### Double integrals

Given a function and a set , the integral

is simply the volume under the graph of over the given set.

Assume that we would like to calculate the volume of a pyramid with a base in form of a isosceles right triangle (with boundary of axes and line ) and height , so in point the height is given by the following formula . So the volume is

where is the triangle mentioned above.

How to calculate this integral? It will be described below.

### Fubini Theorem

Fubini theorem states that such an integral is the integral over of the integral over , and i the same as integral over of the integral over , in other words (for functions nice enough):

where and are such that

Obviously you have to treat the outer variable as a constant parameter when calculating the inner integral.

Therefore, returning to our example of the pyramid, the section at has area , so the volume is:

which is consistent with our knowledge about geometry.

### Integration with change of variables

If is a diffeomorphism, the following theorem holds

,

where , where .

### Polar coordinates

The most common use of the above method are polar coordinates which are defined by the diffeomorphism . Thus, .

Moreover,

so

E.g. let us calculate

We get:

### Volume

If we want to calculate the volume of a set we can do it using one of the following three methods:

where is the basis is the height at and is the area of the section for given .

Assume that we would like to calculate the volume of a pyramid with a base in form of a isosceles right triangle (with boundary of axes and line ) and height , so in point the height is given by the following formula . Therefore the section at has area , so the volume is:

which is consistent with our knowledge about geometry.

### Volume of a solid of revolution

If we take a graph of a function and revolve it around axis , on the interval , we will get a solid of revolution. Since the area of a section for given equals , from the above considerations we get that the volume equals .

### Integrals in natural sciences

Very often physical variables can be described as a surface area or volume under a graph of another variable, i.e. as an integral. E.g. the change of position is the area below the graph of speed (because speed is the derivative of position), the force applied by a fluid is the integral over pressure, the mass of an object is an integral over its density at each point. Such situations can be expected whenever if the variable is constant on the whole length/ area / volume we would multiply it by length / area / volume.

### Average value of a function

Similarly the average value of a function (i.e. average height of its graph), is simply the area/ volume under the graph (i.e. the integral) divided by the length/area of the base.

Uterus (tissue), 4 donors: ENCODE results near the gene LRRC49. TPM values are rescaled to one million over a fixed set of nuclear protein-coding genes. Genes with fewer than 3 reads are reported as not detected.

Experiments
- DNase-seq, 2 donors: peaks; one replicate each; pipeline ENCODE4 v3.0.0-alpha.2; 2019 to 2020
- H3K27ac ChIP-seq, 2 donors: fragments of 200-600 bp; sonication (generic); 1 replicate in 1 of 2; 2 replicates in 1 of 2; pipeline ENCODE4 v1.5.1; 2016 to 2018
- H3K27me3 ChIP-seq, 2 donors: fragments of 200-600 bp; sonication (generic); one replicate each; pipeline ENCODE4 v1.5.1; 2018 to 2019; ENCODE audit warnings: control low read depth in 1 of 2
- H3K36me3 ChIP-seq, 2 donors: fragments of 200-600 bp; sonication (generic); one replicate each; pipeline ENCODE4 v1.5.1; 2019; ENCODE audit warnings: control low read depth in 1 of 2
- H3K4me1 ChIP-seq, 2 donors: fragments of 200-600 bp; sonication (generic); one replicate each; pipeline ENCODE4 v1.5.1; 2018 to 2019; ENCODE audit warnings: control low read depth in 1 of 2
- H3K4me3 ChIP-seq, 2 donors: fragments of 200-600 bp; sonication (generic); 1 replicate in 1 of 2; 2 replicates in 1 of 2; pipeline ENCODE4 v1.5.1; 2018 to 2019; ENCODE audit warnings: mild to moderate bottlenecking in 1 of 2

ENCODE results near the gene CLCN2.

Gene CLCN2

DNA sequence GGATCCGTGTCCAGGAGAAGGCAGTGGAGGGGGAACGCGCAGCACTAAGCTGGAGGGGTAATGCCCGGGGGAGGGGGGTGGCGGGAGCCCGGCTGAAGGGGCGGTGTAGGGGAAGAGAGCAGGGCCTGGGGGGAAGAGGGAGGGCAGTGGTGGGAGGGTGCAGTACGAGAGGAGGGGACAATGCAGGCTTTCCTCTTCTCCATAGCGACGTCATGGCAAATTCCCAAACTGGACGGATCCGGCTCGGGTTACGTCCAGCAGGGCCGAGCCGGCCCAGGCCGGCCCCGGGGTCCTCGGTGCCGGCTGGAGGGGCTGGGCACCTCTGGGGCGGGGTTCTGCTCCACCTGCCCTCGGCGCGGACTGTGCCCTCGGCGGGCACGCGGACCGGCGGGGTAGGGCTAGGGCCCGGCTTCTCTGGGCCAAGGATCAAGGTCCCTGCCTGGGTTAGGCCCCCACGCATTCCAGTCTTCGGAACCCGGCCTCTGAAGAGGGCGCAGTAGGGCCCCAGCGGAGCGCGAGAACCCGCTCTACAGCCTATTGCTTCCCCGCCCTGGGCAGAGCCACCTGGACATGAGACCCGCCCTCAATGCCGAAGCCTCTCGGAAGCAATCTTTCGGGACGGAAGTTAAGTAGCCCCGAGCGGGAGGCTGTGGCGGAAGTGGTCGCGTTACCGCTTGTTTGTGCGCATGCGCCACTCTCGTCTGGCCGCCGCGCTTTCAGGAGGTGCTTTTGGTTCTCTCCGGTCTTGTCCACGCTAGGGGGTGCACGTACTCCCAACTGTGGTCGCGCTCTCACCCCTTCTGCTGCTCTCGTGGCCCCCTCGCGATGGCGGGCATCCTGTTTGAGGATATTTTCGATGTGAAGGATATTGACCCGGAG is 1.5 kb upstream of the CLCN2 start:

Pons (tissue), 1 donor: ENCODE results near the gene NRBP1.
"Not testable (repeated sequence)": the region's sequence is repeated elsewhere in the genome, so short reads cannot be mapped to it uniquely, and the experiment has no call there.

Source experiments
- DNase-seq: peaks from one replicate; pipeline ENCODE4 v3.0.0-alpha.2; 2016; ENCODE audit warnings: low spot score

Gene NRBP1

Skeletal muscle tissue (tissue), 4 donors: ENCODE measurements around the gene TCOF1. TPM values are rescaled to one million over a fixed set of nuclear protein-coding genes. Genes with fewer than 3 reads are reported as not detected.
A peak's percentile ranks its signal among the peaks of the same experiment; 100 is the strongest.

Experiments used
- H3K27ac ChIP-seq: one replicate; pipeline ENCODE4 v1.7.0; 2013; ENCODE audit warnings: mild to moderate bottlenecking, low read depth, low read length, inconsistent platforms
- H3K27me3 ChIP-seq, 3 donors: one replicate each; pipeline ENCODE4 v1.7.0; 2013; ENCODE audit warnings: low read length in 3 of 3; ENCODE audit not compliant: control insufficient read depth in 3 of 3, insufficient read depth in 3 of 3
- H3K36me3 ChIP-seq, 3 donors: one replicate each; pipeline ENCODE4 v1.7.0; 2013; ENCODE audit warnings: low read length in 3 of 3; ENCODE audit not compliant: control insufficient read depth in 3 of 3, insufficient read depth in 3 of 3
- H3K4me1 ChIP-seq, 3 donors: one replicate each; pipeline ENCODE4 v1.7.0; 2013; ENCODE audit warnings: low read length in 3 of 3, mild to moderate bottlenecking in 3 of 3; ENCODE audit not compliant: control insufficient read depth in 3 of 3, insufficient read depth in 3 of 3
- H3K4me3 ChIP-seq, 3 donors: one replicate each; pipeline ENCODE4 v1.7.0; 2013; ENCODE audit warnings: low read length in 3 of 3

### Centre of mass

The centre of mass along axis, is a point , such that the torque of weight (i.e. length of lever arm times mass times a constant, which here can be omitted) is equalized. Let us say that the mass of a section for given is . The lever arm length . So we get that , where and are ends of a studied object. Thus, , where is the whole mass. Thus, . Notice that in order to calculate and we usually also have to calculate integrals.

### Line integral of a scalar field

Imagine a curve described as a parametrization (e.g. as a route of a moving point). Assume that there is a value associated with each point, e.g. density of the material. We can calculate the mass of the whole curve between and . It is clear that since the change of position is the are between the graph of speed and the velocity is and we get speed , so the length of the curve is . Thus, to calculate its mass we have to multiply it in every point by the density, i.e.

and this is actually what is called the line integral of a scalar field.

### Surface are of a solid of revolution

Thus, if we have a function , its graph is described by the parametrization , . Thus, its length is simply

Now, if we revolve it around axis, then at given we get circumference , so the surface area of the solid of revolution is

### Line integral of a vector field

Let us imagine (imagine a rigid wire), described by a parametrization , on an interval . Imagine a bead moving along this wire. This time, not a scalar but a vector is associated with every point of the plane, e.g. a force which would be applied on the bead in this point. Let this force have an -coordinate and -coordinate .

We would like to calculate the work which is subtracted (or added) by this forces when moving the bead in the indicated way along the wire. This is exactly the line integral of the vector field and is denoted by:

and equals

which is nicely shown by this animation (by Wikipedia).

### Line integration over closed curve

If the curve is closed it is important to set its orientation (we would always assume anti-clockwise orientation, in the clockwise case one has to multiply the integral by ). We write then:

Green Theorem allows us to change such an integral into double integral, namely

where is the area cut out by the curve .